If there was an agenda by these individuals that wanted to make some statement, currently at the — almost seems like the same time as the Black Lives Matter was occurring in Eureka, then I would question their reason and why they did that. Our city is very welcoming of every person of color, creed, race, and I don’t think this should be something that’s discussed on a large scale just beyond individual occurrence. Thank you.


Asked whether commercial cannabis sales should be allowed in Fortuna, Losey (answering first) said there are “a lot of unanswered questions.” He referred to California’s 2016 Proposition 64, which legalized marijuana, and noted that even in Fortuna people can grow up to six plants — but only if they’re indoors. And he wondered aloud whether businesses in Fortuna would open their arms to having dispensaries next door.

Glaser boasted that he was on the council when it unanimously voted to ban dispensaries. “I continue to hold that firm ‘no’ in place,” he said. “I don’t think it’s appropriate for Fortuna to lose its image of what it is and how we stand against the cannabis products.” He also claimed that Prop. 64 only allows individuals to grow five plants, not six, which is false

Trent said the purpose of the citywide ban was to wait and see how legalization worked in other cities, with the intention of revisiting the matter. “I think it’s important to take community input before making such a major decision on this, and from what I’m hearing, for the most part, people really don’t really want a dispensary so much as they wouldn’t mind having maybe some non-impacting businesses,” she said, and she suggested a community workshop to gauge public opinion.

Homelessness and Poverty

Glaser got first crack at responding to the question of how well the city of Fortuna has dealt with these intertwined issues. He said there has been an “influx” of homeless people to Fortuna over the past 25 years, perhaps drawn by the city’s motto. “It’s unfortunate that they find the verbiage of ‘The Friendly City’ as a trigger point on their cell phones so therefore they show up,” he said. 

He also noted that the city has a Problem-Oriented Policing (POP) officer who “goes to the encampments and makes an attempt to inform them that they are not welcome in the city.” Finally, he said, “It is not the responsibility of the taxpayers to pay any money for the homeless.”

Trent noted that city staff works with the nonprofit River Life Foundation and has a social services officer who “visits the homeless camps [and] tries to get them the help they need. But they have to want it in order to get it,” she said. “A lot of them are drug-addicted or mentally ill and don’t want to be off the street.”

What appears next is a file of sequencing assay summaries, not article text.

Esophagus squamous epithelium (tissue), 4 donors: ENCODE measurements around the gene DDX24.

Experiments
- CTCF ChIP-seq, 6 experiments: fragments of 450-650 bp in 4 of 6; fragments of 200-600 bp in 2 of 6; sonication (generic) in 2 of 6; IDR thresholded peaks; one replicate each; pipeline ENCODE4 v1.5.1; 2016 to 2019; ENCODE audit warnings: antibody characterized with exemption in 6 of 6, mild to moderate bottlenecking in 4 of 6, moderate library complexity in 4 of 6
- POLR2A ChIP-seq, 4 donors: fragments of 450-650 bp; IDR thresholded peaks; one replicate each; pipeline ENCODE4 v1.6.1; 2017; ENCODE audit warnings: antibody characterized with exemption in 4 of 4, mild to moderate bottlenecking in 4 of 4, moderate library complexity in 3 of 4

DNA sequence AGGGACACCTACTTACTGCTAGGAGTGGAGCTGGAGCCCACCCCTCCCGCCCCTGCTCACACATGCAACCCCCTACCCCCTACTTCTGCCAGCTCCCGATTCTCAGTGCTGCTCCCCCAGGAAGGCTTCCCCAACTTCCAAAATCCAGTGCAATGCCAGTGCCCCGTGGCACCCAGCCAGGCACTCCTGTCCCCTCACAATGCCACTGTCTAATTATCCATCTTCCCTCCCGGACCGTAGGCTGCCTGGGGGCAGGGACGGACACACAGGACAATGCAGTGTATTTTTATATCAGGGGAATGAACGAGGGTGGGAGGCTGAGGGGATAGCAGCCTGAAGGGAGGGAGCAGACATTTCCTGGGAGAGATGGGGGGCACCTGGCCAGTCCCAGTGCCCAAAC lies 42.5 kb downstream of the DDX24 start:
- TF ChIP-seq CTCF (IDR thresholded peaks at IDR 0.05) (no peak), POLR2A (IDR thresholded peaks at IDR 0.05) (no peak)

Appearing to read from prepared remarks, Losey said the city should investigate bringing in social services and mental health experts to team up with law enforcement. “In this way, individual homeless people could receive the specialized mental health and social services resources that these experts could provide,” he said. 

Economic Recovery

Asked what elected council members could do to stimulate an economic recovery over the next year, Glaser returned to the topic of COVID-19 restrictions. The county should lift its Shelter-in-Place order, which he called “Secure in Place.”

“Have it cease and desist and let all the businesses return to where they used to be,” Glaser said. “Let the people live their lives. If they so choose to wear a mask, that’s their choice.”

Losey agreed that the city needs to start holding community events again “and just open up our businesses for the revenue to start flowing back into the city. I think that people are ready for this to be over with,” he said.

Describing Fortuna as a true community, Trent said the city made some “pretty aggressive” budget cuts in response to the pandemic, but she too agreed that the city’s big public events need to resume. “They make everyone happy and cheerful,” she said. “We just need to get back to normal life again so we can start building businesses back up and start recovering.”


The final question was, “What would be your primary goal if elected?”

Glaser didn’t list one. Instead he said everything is as it should be. “There are no needs to change what we have as a council makeup,” he said. “The people who are necessary are there. It’s just a matter of going to a meeting and actually implementing what the changes and the improvements are going to be, which are none.”

Trent said her top goal would be economic development, and she cited her work helping Fortuna apply for Measure Z funds from the county, enabling the city to hire a school resource officer and a drug task force officer. 

Losey said his top goal would be financial stewardship.

You can watch the full forum below. Election Day is Nov. 3.